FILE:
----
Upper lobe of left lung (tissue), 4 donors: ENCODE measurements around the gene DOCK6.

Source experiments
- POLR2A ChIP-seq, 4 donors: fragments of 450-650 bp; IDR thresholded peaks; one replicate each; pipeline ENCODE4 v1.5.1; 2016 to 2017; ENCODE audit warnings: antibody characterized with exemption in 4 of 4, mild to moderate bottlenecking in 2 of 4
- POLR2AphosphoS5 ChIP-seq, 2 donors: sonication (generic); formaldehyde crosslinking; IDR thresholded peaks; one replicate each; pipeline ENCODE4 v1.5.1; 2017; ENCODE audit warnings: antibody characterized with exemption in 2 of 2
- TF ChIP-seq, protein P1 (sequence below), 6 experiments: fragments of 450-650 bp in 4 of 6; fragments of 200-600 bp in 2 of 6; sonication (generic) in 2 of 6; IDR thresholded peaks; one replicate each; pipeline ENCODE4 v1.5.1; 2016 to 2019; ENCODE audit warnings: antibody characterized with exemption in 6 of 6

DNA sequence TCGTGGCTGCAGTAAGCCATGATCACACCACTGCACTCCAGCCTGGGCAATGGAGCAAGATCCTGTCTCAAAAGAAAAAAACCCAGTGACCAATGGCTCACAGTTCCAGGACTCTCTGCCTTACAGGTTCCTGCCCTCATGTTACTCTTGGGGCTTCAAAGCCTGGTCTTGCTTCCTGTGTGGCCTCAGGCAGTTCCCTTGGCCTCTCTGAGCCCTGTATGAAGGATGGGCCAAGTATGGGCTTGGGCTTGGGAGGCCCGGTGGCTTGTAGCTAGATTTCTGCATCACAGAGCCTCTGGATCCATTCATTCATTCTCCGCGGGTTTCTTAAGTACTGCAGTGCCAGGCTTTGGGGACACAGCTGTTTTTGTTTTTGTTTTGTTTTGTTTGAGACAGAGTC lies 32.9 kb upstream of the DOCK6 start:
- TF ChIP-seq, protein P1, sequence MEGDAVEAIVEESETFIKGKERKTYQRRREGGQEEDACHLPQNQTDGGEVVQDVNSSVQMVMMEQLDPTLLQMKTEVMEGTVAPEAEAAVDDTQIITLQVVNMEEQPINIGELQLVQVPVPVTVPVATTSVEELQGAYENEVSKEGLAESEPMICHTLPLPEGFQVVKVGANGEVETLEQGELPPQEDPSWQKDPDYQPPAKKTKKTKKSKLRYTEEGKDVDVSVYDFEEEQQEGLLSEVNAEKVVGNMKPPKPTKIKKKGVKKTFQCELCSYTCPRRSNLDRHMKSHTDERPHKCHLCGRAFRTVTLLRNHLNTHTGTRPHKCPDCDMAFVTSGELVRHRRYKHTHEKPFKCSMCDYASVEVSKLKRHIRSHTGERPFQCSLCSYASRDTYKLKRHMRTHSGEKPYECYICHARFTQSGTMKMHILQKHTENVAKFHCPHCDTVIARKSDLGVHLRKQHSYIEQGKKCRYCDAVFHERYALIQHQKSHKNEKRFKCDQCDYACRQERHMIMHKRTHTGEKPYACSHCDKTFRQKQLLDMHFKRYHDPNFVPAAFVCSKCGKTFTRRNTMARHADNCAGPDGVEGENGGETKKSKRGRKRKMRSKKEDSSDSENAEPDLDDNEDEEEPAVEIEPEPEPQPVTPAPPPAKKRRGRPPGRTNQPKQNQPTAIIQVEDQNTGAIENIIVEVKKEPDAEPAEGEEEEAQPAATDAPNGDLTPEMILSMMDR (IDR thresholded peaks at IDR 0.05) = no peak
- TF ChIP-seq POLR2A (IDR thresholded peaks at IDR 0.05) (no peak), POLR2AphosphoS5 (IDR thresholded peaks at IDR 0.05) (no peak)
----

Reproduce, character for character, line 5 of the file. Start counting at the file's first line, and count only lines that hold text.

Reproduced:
- TF ChIP-seq, protein P1 (sequence below), 6 experiments: fragments of 450-650 bp in 4 of 6; fragments of 200-600 bp in 2 of 6; sonication (generic) in 2 of 6; IDR thresholded peaks; one replicate each; pipeline ENCODE4 v1.5.1; 2016 to 2019; ENCODE audit warnings: antibody characterized with exemption in 6 of 6